It also gives the public a certain place of redemption for all notes issued, without being subject to the standing of the institution which issues them ; and saves, in case of the bank becoming involved, the appointment of a receiver, and, consequently, the extra expenses of such appointment. These advantages will have a tendency to prolong the circulation of the notes greatly beyond the time now enjoyed under the present system.
In fact, when we take from the banks their powers of issue and redemption, we reduce them to the same standing as that of individuals. Their power for evil is shorn, while their power for doing good, according to their legitimate uses, still remains. They cease to be the only monied influencing power, and become as one of the community, identified with its interests, and equally subject to the changes which affect its general fortunes. M.
Art. XII.—CRITICAL NOTICES.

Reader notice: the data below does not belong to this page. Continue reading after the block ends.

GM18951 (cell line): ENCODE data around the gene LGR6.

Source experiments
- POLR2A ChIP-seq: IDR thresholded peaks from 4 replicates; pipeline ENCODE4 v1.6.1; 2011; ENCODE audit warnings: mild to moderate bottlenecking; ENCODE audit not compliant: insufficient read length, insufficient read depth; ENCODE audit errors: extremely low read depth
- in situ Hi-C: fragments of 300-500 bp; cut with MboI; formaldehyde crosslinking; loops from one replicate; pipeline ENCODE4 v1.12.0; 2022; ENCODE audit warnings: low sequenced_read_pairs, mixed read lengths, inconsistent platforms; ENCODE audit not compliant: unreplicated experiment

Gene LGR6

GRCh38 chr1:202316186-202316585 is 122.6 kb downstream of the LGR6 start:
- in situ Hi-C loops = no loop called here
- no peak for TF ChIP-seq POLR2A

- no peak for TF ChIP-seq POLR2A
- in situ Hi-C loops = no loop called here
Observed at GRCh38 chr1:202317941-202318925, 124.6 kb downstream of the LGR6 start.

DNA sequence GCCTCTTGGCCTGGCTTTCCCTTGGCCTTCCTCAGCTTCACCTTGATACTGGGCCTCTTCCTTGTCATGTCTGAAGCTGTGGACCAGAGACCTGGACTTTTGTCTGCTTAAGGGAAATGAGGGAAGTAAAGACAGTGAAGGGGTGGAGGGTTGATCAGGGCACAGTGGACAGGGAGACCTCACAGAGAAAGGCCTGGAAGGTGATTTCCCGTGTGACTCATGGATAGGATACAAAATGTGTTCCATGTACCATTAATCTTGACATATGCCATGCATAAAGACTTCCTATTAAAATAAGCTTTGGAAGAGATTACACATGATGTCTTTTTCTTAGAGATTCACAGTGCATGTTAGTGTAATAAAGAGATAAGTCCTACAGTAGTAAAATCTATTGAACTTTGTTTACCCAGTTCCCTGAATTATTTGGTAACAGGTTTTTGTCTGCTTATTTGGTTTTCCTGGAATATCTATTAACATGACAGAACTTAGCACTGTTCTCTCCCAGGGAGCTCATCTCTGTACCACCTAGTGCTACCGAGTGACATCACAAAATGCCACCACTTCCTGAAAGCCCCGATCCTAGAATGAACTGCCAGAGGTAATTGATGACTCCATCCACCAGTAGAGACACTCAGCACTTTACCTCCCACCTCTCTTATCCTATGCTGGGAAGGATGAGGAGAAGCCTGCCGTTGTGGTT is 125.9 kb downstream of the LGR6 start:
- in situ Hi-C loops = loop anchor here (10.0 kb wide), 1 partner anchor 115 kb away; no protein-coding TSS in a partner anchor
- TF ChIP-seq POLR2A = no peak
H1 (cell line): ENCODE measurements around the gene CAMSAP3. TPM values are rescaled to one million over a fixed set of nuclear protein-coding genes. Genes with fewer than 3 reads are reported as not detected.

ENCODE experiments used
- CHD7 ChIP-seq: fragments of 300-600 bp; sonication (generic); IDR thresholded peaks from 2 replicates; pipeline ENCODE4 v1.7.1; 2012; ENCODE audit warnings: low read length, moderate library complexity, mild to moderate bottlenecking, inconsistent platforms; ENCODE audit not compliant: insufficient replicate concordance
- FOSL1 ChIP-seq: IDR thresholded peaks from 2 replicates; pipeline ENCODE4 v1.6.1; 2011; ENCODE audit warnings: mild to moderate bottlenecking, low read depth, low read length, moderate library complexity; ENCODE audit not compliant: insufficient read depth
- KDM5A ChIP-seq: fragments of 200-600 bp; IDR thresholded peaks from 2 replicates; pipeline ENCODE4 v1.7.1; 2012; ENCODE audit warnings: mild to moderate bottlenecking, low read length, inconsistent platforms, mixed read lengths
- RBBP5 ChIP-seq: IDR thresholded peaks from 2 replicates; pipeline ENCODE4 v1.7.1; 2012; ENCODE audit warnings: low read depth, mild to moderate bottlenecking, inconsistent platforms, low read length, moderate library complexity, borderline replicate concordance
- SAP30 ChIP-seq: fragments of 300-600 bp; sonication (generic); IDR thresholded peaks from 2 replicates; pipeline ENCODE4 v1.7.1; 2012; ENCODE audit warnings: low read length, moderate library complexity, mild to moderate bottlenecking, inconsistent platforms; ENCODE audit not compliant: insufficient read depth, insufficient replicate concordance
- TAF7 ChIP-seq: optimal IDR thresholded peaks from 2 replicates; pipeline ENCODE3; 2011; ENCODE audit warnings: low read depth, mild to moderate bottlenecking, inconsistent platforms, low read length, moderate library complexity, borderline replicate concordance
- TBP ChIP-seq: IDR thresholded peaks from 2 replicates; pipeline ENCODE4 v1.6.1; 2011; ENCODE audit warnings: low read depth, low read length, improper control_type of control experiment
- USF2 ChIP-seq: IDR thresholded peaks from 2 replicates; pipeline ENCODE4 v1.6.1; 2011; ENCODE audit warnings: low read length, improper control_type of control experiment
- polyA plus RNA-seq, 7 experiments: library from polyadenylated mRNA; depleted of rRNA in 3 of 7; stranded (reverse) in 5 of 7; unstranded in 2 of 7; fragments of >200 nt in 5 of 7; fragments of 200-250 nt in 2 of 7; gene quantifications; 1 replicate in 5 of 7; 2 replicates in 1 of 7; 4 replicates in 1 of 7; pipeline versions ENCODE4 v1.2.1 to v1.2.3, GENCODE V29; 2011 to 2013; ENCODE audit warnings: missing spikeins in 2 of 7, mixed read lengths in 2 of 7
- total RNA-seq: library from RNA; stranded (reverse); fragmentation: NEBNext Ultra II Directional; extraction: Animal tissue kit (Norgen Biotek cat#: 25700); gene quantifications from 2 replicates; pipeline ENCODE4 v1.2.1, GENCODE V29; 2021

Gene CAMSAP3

History of the French Protestant Refugees,from the Revocation of the Edict of Nantes to our own days. By M. Charles Weiss, Professor of History in the Lycue Bonaparte. Translated from the French by Henry William Herbert. With an American Appendix by a descendant of the Huguenots. In two volumes. New-York: Stringer & Townsend. 1854.—These two very well printed and interesting volumes will prove grateful memorials to a large portion of the very best people of this country. M. Weiss has summed up the whole history of the Huguenot persecution, of the wanderings of that people when dispersed after the revocation of the Edict of Nantes, of their fortunes when scattered abroad over other nations, and of the fortunate career of certain families which rose to well merited distinction in the strange lands to which they fled for refuge. Of course, as a summary only, the details will be comparatively meagre in a thousand respects, where we could have wished to find them more copious. Unfortunately, the materials for a more elaborate performance are not now to be found, or they would require, in the search, an amount of labour and expense, to which the results, of value and interest, would probably be quite inadequate. Enough, however, is preserved, and to be found in these volumes, to awaken the most lively interest in the history, and to justify fully the propriety of making the publication. The author, or, more properly, the compiler, has shown great industry and research in the accumulation of his materials. He has sought, no doubt, all accessible means of information. His chief deficiencies are probably in the case of those who sought refuge in America. Still, even here, he has shown a tolerably general and correct knowledge of the various progresses of the scattered flock. Some errors, mostly trivial, have crept into his narrative, but not of a sort to impair its general integrity or its value a9 an authority. We turn naturally to such portions of the volumes as relate more particularly to the Huguenots of Carolina—a region in which they especially flourished, and where they put forth the most vigorous shoots of greatness—producing many of the first men, warriors and statesmen of the nation, in the most trying periods. We have reason to be proud of the infusion into our family of the good blood of these despised, but honourable, wandering, but worthy people, who fled to the wilderness for conscience' sake, and amidst all the fluctuations of life and society, have always steadily maintained the virtues which sustained them when they first went forth as exiles. M. Weiss